Determining and calculating pre-judgment interest has been the topic of many blog posts over the years. Recently, the Minnesota Court of Appeals addressed this issue of what triggers the running of statutory interest in the case of Blehr v. Anderson, No. A20-0691, 2021 WL 79163 (Minn. App. Jan. 11, 2021). While this case arises in the context of an insurance dispute arising from an automobile accident, it applies to property insurance disputes.
Continue Reading What Constitutes “Written Notice” for Triggering Prejudgment Interest?

In Oklahoma, insurance companies have an incentive to timely investigate and resolve claims submitted by insureds. Part of this incentive exists through a fee-shifting statute,1 where insureds can recover attorneys’ fees and costs if they are the prevailing party at trial. I recently wrote about an Oklahoma Supreme Court decision relating to recovery of fees and costs, Insured Oklahomans Have a Confirmed Right to Make Their Insurance Company Pay Their Attorneys Fees and Costs for Wrongfully Denied Claims.
Continue Reading Recovery of Interest for Wrongfully Denied or Underpaid Claims in Oklahoma

My colleague, Jason Cieri, in a recent blog post, Prejudgment Interest, What Is It and How Does It Help Me, explained what prejudgment interest is and how it helps a policyholder:

In jurisdictions that don’t have attorney fee shifting statutes, insured are left with very few tools to level the playing field against the behemoth insurance companies. Depending on your jurisdiction, prejudgment interest could be used to help level that playing field.
Continue Reading Not Awarding Prejudgment Interest For Time Before And After Arbitration Award Would Lead To Absurd Results

Insurers often delay and deny payment even when a claimant is rightfully entitled to that money. As such, courts may award interest for the loss of the use of money that plaintiffs suffer. Interest that accrues prior to a judgment being entered is referred to as prejudgment interest.
Continue Reading Delayed and Denied Tennessee Insurance Claim Problems? Does Tennessee Award Prejudgment Interest?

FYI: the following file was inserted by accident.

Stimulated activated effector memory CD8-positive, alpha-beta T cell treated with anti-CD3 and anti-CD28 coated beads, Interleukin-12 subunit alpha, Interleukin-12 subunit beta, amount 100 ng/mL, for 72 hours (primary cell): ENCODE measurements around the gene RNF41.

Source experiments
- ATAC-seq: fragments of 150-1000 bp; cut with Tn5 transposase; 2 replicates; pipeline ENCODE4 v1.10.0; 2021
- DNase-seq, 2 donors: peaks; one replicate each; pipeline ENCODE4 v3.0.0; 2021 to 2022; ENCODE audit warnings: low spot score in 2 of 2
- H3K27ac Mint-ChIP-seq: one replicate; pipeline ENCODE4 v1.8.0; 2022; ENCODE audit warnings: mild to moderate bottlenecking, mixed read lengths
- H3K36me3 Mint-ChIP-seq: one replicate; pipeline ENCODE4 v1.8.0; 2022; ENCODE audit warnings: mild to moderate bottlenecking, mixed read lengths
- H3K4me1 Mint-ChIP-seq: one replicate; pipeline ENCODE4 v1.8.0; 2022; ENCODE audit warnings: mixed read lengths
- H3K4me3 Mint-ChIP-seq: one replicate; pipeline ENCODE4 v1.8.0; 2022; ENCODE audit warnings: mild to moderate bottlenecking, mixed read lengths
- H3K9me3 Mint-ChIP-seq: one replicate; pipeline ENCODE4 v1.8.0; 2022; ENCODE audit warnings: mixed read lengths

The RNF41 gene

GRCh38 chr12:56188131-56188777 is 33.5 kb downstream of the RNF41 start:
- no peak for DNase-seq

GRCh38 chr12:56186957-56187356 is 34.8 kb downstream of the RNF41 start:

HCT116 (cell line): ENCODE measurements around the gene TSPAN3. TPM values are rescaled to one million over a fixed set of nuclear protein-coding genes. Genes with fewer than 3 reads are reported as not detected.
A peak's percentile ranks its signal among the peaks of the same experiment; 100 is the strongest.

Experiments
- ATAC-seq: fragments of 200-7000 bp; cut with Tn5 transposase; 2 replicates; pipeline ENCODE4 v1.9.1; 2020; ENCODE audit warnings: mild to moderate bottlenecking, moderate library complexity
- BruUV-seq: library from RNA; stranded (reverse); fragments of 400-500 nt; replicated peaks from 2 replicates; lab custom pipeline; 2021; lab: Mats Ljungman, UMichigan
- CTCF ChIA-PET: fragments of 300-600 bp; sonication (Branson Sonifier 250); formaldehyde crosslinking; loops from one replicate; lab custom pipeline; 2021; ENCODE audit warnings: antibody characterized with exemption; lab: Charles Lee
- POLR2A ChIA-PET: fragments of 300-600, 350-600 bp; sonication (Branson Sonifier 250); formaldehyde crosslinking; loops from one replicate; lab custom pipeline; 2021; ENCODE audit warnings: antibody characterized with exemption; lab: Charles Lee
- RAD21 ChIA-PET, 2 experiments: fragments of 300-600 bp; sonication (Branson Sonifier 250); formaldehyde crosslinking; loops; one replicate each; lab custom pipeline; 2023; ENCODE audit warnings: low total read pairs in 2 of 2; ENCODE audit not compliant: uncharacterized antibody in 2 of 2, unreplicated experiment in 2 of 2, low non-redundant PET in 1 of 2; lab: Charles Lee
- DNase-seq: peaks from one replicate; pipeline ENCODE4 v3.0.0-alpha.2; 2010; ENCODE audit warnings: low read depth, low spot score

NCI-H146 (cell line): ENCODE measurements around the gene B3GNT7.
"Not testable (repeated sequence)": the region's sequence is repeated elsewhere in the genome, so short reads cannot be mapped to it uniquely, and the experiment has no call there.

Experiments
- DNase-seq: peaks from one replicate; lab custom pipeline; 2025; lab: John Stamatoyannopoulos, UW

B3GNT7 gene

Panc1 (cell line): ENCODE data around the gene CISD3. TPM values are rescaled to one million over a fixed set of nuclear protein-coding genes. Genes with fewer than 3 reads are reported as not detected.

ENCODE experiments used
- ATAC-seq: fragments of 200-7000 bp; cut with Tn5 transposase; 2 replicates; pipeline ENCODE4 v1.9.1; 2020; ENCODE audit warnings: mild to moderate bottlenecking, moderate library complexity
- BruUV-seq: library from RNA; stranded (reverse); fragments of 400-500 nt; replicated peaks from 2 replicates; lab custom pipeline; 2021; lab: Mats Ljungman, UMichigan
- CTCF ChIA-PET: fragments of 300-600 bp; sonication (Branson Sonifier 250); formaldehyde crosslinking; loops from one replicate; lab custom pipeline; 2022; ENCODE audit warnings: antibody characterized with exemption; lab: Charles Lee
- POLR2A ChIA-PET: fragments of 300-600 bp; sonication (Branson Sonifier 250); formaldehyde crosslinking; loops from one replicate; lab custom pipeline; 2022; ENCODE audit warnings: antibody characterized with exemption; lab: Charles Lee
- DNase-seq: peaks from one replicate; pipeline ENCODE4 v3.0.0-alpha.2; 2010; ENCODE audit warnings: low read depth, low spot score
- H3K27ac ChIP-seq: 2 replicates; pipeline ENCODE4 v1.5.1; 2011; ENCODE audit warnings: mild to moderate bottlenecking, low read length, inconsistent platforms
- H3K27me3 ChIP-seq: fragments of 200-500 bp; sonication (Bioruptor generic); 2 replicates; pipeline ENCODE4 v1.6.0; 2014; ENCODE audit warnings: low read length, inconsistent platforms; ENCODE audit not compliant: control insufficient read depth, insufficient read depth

Dewey Hill owned eight townhome buildings in Minnesota insured by Auto-Owners.1 On August 16, 2013, a hail and windstorm damaged the buildings. Three days later, Dewey Hill notified Auto-Owners of the loss and submitted written property loss notices ten days later. Auto-Owners investigated the claim and approximately nine months later issued its first payment to Dewey Hill. A second payment was made by Auto-Owners approximately four months after that.
Continue Reading Insured’s Prejudgment Interest Award Runs From Date Appraisal Was Demanded

I recently had a public adjuster reach out to me asking me how pre-award interest on an appraisal award was calculated. Coincidently, in Creekview of Hugo Association v. Owners Insurance Company,1 the United States District Court for the District of Minnesota recently addressed the application of pre-award or pre-judgment interest under Minnesota Law.
Continue Reading When Does Pre-Award Interest Begin to Run on an Appraisal Award?

At Merlin Law Group, we want policyholders to have the tools necessary to maximize recovery following a loss. Understanding when policyholders are entitled to statutory interest and knowing how to calculate it is a small trick of the trade in the property insurance industry.
Continue Reading Florida Statutory Interest: What Is It and How Do I Calculate It?

I recently wrote about the case of Poehler v. Cincinnait Insurance Company,1 in which the Minnesota Supreme Court recently held that Minnesota Statute section 549.09 provides for pre-interest on insurance appraisal awards. Following this decision, the Eighth Circuit Court of Appeals in Housing and Redevelopment Authority of Redwood Falls v. Housing Authority Property Insurance,2 similarly held that the insured was entitled to recover pre-award interest from its insurer.
Continue Reading Eighth Circuit Agrees: Pre-Award Interest on Appraisal Award is Appropriate

The True Value of Insurers’ Float, by Tom Mielenhausen, offers an excellent view of how insurers profit from delay and denial. Mielenhausen noted that:

[I]nsurance companies borrow money from policyholders interest free. Insurers enjoy the use of free money and get paid for holding it.

The true value of a property/casualty insurer’s float, therefore, is not merely the “return-on-investment value” – i.e., the return the insurer makes by investing premiums in bonds and other investments. Rather, the true value of the float also consists of the “use value” of the money the insurer borrows from its policyholders, which can be measured by the avoided cost of borrowing the money (typically two percent or more above the prime rate). If an insurer were required to disgorge the true value of the money it kept while erroneously denying coverage, it would pay the cost of borrowing that money plus any return on investment during that time.

When both the use value and return value are taken into account, the true value of the property/casualty insurer’s float far exceeds the single-digit rate of prejudgment interest set forth in a number of state statues. As a result, an insurer involved in coverage litigation in those states has little incentive to timely resolve the claim. In those states, legislative reform is due.

Continue Reading Prejudgment Interest and Playing the Float